Social media and its “i’M nOt A fInAnCiAl AdViSoR” scammers play a big role in promotion of MLM crypto Ponzis.
Uploading a video of me robbing a bank to FaceBook or YouTube would be swiftly taken down. So why are promotion of MLM Ponzi schemes (and Ponzi schemes in general) prolific?
If it’s because it’s far easier to identify the crime in robbing a bank than it is to pull apart a Ponzi scheme, then that needs to be addressed through legislature.
These are unfortunately changes that will evolve over decades. With the speed scammers can deploy MLM crypto Ponzi schemes, I don’t know where that leaves us in the interim.
Earlier this year the DOJ named the Director of its new National Cryptocurrency Enforcement Team. We’ve yet to see anything come out of that but its very much early days.
Getting back to Aleksey Muratov and his MLM crypto Ponzi empire, back in his MMM Global scamming days Muratov published a manifesto.
In it, Muratov claims he
realized the background of that conflict [in Eastern Ukraine] was not a national idea by the Ukrainian people, not a desire to enter the European Union but a threat from international corporations to start third world war.
This would prevent Russia from further development and stop it from becoming a new superpower.
The Russian/Ukraine Boris CEO Ponzi has become somewhat of a meme here at BehindMLM. It’s hard not to laugh at the sloppy production and wonder who are these scams being pitched at?
In a presentation to Prizm’s 2020 conference in St Petersburg, Jennifer Glukhova nee Menezes (formerly an MMM promoter in India, now a Regional Director in Europe for CWT and ‘citizen’ of the DNR) explained how Prizm targets communities who largely do not have internet access:
“In India networking is very different, because only 34% of people use internet in India… There were a lot of questions, like you know how, how do we believe in this… the network, like how it works is there is like a huge leader, there are leaders, so they take responsibility for the community.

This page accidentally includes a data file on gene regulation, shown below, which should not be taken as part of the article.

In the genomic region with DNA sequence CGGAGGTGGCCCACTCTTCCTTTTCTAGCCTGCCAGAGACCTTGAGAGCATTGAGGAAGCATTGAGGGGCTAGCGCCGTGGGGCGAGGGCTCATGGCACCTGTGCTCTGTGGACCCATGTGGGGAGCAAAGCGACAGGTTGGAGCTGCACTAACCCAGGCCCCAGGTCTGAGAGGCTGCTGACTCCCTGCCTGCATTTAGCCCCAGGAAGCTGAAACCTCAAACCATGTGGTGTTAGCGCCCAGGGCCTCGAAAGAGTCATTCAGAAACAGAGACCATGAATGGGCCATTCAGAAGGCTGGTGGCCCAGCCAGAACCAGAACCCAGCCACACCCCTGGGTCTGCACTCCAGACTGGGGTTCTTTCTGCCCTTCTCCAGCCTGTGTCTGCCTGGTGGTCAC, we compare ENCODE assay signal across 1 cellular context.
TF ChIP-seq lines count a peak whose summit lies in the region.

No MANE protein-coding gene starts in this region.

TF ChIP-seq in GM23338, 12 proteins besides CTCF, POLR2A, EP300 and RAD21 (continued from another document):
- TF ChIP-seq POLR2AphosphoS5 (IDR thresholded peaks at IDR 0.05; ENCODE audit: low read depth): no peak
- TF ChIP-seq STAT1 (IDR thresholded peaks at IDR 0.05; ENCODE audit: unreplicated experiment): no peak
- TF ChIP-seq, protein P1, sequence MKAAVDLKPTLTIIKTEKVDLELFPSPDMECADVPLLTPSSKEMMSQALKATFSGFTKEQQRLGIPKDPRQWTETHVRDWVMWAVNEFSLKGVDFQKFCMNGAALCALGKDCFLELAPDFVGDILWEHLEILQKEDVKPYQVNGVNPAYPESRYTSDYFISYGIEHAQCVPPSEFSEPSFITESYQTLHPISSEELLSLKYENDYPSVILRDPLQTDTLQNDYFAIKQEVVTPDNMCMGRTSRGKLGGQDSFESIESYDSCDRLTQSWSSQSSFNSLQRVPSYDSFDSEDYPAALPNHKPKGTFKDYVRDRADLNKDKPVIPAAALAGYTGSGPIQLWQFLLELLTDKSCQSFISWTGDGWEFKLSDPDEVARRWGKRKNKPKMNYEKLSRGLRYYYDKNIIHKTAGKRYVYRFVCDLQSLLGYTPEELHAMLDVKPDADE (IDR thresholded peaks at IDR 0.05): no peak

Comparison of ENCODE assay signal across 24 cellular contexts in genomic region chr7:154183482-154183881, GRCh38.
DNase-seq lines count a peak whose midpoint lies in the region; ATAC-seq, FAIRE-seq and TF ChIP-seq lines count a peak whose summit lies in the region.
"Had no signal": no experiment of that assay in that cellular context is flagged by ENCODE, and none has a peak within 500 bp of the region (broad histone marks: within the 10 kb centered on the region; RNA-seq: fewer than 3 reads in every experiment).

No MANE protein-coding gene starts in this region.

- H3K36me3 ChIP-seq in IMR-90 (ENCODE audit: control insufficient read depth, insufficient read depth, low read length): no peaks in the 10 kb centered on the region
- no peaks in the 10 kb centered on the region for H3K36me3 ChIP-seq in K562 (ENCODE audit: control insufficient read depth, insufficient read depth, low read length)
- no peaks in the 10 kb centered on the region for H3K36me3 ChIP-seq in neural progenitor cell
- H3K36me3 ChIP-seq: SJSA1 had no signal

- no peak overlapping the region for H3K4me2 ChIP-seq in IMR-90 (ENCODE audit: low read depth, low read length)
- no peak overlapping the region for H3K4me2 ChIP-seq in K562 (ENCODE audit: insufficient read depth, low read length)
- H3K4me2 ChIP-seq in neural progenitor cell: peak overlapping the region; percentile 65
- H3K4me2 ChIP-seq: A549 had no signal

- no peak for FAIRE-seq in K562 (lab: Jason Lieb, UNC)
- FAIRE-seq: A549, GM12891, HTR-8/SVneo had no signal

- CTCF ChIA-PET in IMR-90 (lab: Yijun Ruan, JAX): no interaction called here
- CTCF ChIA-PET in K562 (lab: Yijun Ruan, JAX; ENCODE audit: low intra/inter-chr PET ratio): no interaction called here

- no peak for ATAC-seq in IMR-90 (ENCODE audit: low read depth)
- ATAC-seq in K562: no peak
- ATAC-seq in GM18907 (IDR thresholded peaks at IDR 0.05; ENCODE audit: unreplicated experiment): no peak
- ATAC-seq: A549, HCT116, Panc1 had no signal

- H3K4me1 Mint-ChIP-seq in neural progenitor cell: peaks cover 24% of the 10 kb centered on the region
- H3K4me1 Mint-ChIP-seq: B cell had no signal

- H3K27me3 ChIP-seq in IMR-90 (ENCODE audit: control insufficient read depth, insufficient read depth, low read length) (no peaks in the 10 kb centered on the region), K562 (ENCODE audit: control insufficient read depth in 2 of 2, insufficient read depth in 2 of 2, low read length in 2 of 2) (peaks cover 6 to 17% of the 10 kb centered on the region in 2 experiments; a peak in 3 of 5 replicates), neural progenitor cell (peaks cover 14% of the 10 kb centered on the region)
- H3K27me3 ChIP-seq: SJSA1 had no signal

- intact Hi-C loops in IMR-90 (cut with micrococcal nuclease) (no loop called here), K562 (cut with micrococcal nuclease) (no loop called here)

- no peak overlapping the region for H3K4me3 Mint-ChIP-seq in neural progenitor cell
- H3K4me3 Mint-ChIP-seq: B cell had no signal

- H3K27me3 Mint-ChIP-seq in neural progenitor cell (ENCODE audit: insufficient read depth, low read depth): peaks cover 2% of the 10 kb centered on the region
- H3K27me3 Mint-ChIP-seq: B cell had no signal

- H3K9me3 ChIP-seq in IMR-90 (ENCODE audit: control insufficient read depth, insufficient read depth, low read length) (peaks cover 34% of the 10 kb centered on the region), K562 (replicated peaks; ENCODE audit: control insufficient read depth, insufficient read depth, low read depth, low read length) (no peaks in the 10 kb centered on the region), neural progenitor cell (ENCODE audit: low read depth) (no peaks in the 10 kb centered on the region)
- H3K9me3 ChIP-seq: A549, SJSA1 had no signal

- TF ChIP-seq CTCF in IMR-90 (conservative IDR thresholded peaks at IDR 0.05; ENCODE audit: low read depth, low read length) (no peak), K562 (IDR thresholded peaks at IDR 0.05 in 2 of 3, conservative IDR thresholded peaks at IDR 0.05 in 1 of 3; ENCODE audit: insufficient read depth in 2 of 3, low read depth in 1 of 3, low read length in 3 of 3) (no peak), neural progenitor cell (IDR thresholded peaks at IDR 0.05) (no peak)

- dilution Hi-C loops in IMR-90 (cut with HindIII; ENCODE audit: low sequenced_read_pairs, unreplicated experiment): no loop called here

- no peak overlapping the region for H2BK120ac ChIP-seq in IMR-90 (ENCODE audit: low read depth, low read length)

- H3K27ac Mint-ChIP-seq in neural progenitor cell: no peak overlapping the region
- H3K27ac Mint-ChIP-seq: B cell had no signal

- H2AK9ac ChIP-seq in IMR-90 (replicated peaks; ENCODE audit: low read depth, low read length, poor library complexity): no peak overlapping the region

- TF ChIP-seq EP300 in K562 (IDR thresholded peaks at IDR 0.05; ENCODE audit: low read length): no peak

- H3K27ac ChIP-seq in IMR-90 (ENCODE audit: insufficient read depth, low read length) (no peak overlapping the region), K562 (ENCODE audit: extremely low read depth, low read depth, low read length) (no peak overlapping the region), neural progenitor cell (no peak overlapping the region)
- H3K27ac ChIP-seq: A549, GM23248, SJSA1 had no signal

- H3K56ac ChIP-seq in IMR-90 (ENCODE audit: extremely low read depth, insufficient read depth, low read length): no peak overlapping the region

So what happens is, imagine I am from the village. I am a person who has knowledge of internet, so my people come to me and they say, okay, I just give you my money and you do what it is… This is exactly how networking works in India. There is a lot of trust in people.”
Here’s a fucking phone. Watch this fucking video. Wow, what a shiny fucking office. Money please. Thank you and goodbye.
Obviously not every Boris scheme is a proxy funding project for terrorism in Ukraine. And ironically, with perhaps the exception of Blockchain Technology LLC, Muratov has fronted his MLM crypto Ponzis.
But in a niche full of smoke and mirrors, you have to wonder where all of this money winds up. There are sanctions everywhere.
What better way to get around them then through push-button MLM crypto Ponzis, that can be collapsed and rebooted as simply as restarting your home computer?
President Volodymyr Zelensky of Ukraine in his latest address seized on an apparent Russian threat to use chemical weapons against the remaining defenders of Mariupol, as they prepare for what he called a “new stage of terror against Ukraine.”
Mr. Zelensky’s comments came after Eduard Basurin, a spokesman for the Kremlin-backed, separatist Donetsk People’s Republic, said on Russian television that Russia should bring in “chemical forces” to use in Mariupol, the besieged southern city.
He said the remaining Ukrainian forces in Mariupol were dug in at a steel plant and that Russia should encircle it and “smoke out the moles.”
Referring to those remarks, Mr. Zelensky said in his latest video address, “We take this as seriously as possible.”
This is the price of greed. Think about that the next time you sign up under some schmuck on social media selling you a scam.
Update 17th May 2022 – Both the Prizm and Roy Club Ponzi schemes have collapsed.